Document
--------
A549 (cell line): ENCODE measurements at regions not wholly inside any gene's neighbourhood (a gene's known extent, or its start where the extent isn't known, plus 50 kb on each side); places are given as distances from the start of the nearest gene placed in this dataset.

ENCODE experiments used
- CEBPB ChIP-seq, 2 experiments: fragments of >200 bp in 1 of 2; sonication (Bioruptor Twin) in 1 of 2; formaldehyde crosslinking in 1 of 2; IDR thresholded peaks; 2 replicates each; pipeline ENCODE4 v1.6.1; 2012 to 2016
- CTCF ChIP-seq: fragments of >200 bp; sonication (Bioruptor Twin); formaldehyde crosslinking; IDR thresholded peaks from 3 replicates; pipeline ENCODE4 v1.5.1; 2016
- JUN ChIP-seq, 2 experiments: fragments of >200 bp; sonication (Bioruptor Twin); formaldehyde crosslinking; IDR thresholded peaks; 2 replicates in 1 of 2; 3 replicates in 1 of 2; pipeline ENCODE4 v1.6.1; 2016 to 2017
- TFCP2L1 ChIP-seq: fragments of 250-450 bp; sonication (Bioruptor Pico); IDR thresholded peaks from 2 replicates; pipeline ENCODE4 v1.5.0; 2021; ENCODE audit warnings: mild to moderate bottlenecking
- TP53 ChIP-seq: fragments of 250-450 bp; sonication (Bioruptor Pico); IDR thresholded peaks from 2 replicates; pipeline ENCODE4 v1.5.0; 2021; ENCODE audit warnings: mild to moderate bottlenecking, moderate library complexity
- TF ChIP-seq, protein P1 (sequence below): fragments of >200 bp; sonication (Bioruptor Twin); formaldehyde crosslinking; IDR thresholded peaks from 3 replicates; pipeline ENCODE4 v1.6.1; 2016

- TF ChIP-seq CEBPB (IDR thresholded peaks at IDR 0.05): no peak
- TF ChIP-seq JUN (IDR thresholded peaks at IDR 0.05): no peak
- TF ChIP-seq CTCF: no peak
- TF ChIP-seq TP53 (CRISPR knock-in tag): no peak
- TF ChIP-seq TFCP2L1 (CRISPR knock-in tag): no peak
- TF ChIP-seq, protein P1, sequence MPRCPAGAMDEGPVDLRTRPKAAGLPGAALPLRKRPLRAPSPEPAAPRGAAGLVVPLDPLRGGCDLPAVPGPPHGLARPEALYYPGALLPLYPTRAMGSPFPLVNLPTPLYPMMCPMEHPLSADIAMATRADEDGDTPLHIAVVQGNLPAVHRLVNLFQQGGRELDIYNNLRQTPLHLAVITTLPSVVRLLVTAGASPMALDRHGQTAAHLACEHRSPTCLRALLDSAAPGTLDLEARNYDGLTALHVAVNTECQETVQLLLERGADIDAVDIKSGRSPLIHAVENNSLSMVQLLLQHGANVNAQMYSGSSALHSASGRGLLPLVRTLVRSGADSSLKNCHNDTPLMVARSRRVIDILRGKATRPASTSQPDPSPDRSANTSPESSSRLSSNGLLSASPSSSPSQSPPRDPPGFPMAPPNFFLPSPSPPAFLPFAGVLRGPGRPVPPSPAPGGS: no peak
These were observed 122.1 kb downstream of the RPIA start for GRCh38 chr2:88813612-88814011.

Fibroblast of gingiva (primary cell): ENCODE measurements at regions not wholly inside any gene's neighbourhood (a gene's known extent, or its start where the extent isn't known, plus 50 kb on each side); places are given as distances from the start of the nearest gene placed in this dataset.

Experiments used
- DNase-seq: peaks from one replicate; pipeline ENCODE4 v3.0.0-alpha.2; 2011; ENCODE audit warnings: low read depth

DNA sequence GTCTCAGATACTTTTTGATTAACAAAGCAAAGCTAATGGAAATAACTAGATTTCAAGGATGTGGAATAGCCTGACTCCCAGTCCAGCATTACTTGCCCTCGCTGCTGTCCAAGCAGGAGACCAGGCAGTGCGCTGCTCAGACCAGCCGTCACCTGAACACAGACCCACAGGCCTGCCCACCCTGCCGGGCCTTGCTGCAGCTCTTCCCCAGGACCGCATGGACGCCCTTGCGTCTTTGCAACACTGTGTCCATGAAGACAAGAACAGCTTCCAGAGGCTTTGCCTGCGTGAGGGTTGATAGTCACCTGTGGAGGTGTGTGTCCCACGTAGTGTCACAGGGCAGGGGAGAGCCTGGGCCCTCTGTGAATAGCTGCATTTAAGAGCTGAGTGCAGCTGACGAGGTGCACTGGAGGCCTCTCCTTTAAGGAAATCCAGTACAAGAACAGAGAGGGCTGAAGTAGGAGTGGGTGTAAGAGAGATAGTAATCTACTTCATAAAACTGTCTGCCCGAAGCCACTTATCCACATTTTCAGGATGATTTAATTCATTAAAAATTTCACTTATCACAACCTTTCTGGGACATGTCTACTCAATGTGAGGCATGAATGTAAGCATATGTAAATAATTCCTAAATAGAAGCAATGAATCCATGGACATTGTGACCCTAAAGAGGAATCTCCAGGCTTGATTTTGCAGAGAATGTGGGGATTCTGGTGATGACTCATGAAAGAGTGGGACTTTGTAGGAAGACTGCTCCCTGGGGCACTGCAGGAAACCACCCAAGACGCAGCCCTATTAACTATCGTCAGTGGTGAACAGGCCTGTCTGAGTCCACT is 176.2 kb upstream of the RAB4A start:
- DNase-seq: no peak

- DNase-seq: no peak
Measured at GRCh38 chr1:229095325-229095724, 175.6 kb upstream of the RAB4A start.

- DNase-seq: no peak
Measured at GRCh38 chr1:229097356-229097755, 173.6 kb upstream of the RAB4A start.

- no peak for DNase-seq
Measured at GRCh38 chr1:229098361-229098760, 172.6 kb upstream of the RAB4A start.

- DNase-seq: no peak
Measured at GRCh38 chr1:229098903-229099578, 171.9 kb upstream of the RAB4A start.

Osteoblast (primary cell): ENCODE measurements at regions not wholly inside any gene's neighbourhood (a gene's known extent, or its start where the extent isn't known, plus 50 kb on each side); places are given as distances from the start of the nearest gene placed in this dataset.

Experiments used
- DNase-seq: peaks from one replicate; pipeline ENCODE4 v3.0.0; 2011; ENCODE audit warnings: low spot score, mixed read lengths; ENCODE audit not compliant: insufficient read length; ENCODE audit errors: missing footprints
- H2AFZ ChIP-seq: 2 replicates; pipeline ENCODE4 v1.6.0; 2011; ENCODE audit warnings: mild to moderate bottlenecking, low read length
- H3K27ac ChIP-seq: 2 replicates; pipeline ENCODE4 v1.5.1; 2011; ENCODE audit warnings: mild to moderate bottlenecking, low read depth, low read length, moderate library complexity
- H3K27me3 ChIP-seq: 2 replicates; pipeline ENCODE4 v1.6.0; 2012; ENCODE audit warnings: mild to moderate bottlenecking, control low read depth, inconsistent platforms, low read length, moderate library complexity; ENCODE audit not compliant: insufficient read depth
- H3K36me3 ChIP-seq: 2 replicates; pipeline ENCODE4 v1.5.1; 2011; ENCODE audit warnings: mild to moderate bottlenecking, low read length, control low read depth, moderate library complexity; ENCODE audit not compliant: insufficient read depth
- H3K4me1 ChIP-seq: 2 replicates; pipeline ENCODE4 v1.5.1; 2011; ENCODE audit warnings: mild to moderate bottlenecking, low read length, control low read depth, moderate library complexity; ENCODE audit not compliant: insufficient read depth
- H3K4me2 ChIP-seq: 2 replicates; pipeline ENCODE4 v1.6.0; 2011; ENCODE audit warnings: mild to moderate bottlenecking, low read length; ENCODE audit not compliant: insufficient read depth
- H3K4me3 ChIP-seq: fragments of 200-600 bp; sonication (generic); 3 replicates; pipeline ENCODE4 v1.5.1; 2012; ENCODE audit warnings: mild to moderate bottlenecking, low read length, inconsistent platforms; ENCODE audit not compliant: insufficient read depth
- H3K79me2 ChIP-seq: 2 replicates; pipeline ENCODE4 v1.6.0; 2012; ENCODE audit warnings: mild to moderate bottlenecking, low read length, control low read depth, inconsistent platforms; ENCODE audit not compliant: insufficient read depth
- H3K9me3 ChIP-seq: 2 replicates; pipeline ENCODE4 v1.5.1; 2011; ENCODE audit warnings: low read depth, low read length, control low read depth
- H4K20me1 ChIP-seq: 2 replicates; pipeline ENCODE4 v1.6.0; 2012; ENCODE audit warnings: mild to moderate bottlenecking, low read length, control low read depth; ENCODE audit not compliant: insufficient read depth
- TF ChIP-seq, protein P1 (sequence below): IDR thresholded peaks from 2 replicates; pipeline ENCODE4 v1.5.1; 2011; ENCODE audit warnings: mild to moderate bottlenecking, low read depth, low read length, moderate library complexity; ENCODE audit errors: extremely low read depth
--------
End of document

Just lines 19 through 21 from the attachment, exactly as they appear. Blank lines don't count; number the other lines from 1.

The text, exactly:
DNA sequence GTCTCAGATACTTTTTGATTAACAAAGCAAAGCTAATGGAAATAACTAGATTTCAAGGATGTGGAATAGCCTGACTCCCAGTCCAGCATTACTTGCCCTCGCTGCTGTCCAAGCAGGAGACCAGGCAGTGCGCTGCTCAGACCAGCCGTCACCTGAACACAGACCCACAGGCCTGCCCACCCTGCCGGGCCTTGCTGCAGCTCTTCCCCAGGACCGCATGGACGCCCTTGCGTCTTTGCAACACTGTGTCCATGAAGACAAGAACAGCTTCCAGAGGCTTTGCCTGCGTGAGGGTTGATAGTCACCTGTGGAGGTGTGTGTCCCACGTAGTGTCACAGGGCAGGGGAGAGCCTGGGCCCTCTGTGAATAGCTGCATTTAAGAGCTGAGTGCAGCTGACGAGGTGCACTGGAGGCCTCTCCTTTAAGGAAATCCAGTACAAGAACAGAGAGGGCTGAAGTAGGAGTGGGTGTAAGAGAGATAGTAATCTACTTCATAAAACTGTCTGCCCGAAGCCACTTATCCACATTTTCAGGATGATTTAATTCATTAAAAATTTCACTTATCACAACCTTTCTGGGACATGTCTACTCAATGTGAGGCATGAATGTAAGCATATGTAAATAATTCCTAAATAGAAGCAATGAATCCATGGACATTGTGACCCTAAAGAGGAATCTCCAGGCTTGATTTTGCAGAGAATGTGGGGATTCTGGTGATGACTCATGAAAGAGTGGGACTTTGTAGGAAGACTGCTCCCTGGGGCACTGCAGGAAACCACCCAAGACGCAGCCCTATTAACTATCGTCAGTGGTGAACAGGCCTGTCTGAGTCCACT is 176.2 kb upstream of the RAB4A start:
- DNase-seq: no peak

- DNase-seq: no peak